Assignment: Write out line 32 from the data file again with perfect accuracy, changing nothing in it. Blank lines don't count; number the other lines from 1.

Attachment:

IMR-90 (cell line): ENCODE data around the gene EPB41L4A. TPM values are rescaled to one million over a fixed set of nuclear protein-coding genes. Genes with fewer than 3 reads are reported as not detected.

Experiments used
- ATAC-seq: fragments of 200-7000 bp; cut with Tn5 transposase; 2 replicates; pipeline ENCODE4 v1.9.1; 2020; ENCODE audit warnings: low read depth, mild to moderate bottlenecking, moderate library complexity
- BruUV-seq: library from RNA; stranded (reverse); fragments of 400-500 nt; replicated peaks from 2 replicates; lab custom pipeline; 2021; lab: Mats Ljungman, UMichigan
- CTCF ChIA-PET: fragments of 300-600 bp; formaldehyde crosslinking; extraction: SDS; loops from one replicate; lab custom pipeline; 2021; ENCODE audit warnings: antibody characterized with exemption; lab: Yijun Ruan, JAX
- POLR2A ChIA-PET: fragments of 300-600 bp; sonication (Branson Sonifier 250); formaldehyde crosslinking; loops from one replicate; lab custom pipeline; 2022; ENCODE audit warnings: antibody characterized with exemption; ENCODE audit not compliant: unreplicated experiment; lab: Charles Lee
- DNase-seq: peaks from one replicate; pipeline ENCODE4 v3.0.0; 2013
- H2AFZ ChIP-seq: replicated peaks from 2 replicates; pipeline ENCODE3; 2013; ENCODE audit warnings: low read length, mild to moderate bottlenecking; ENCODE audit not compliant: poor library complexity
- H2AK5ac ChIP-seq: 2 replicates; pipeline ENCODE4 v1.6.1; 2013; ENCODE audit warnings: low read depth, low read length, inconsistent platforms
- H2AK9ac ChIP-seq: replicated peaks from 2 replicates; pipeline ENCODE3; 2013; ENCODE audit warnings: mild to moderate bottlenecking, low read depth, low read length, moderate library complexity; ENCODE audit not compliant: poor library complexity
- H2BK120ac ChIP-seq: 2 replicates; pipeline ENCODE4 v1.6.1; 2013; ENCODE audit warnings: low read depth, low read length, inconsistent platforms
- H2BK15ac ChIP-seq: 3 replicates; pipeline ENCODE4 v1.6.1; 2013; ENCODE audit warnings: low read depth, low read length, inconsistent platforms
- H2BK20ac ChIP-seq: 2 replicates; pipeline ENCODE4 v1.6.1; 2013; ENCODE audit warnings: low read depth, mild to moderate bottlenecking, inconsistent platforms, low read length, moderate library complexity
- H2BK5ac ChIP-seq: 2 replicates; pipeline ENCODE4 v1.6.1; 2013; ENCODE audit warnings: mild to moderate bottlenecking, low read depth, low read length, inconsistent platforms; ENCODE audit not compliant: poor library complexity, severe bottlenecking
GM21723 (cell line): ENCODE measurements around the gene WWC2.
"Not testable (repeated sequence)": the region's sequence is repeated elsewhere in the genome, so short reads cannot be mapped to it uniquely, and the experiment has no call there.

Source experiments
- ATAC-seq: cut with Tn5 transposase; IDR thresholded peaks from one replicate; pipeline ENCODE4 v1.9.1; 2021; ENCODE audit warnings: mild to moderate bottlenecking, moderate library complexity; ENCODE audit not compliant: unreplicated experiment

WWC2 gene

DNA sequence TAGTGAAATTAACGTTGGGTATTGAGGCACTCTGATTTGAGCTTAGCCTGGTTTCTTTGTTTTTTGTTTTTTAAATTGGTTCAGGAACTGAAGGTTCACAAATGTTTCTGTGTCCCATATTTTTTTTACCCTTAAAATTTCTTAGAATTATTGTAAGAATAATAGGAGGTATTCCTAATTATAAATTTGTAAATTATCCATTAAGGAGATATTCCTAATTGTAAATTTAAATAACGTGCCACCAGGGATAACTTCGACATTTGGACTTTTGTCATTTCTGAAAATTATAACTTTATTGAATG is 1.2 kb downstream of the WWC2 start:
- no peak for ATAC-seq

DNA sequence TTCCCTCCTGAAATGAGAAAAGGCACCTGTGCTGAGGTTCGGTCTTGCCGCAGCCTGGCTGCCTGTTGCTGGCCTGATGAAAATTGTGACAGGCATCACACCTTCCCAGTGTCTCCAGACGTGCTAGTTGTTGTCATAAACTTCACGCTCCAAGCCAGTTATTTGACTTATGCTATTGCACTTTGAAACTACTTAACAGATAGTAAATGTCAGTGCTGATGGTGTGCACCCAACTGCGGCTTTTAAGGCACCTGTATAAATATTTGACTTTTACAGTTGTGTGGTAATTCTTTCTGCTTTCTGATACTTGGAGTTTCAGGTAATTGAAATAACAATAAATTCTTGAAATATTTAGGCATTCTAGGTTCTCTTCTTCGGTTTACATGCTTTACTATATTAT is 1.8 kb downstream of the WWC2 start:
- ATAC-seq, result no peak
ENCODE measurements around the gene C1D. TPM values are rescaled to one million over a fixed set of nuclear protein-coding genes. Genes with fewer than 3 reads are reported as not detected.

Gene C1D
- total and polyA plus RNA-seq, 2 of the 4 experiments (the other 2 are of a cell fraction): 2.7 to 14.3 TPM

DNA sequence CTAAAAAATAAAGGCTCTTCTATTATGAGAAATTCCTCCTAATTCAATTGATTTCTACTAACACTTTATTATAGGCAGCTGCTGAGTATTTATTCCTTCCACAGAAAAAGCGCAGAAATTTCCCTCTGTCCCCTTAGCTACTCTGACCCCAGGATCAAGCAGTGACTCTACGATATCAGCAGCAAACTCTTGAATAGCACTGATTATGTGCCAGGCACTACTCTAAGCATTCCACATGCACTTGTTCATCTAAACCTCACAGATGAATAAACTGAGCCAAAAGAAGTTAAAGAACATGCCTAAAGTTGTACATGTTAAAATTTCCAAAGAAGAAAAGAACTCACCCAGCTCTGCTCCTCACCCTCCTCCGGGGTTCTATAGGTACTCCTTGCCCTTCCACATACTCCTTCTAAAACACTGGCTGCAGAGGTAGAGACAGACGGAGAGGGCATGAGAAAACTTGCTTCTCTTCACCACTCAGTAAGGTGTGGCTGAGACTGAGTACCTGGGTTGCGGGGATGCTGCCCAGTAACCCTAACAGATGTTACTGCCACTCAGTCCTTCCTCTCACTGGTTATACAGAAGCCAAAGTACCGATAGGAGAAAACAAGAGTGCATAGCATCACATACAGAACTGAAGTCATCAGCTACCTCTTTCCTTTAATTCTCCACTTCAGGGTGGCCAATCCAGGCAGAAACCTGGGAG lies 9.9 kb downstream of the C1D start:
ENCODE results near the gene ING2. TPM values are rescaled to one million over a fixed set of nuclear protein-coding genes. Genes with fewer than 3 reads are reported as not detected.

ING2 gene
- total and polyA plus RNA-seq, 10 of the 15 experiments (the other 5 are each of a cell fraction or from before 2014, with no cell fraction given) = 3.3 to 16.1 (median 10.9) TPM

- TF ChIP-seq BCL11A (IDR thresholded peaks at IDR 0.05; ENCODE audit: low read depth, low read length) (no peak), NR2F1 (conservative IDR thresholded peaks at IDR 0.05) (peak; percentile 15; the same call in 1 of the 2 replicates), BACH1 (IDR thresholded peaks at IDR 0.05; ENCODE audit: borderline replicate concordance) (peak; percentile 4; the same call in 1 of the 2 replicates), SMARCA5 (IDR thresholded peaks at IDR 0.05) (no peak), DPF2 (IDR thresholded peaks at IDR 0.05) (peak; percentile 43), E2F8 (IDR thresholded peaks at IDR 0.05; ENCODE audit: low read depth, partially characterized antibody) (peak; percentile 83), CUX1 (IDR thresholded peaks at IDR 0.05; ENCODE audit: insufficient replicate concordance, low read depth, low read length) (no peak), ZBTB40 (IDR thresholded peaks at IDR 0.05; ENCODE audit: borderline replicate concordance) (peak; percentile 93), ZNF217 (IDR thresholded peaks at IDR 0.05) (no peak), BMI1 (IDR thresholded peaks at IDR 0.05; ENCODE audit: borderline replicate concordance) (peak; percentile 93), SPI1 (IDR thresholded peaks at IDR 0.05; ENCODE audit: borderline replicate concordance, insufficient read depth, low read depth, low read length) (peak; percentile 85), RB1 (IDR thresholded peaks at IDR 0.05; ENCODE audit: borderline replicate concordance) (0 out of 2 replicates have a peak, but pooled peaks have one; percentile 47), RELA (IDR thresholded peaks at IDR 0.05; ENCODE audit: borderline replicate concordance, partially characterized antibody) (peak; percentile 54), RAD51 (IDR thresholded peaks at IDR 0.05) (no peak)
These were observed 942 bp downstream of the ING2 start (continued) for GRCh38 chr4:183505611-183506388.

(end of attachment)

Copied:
These were observed 942 bp downstream of the ING2 start (continued) for GRCh38 chr4:183505611-183506388.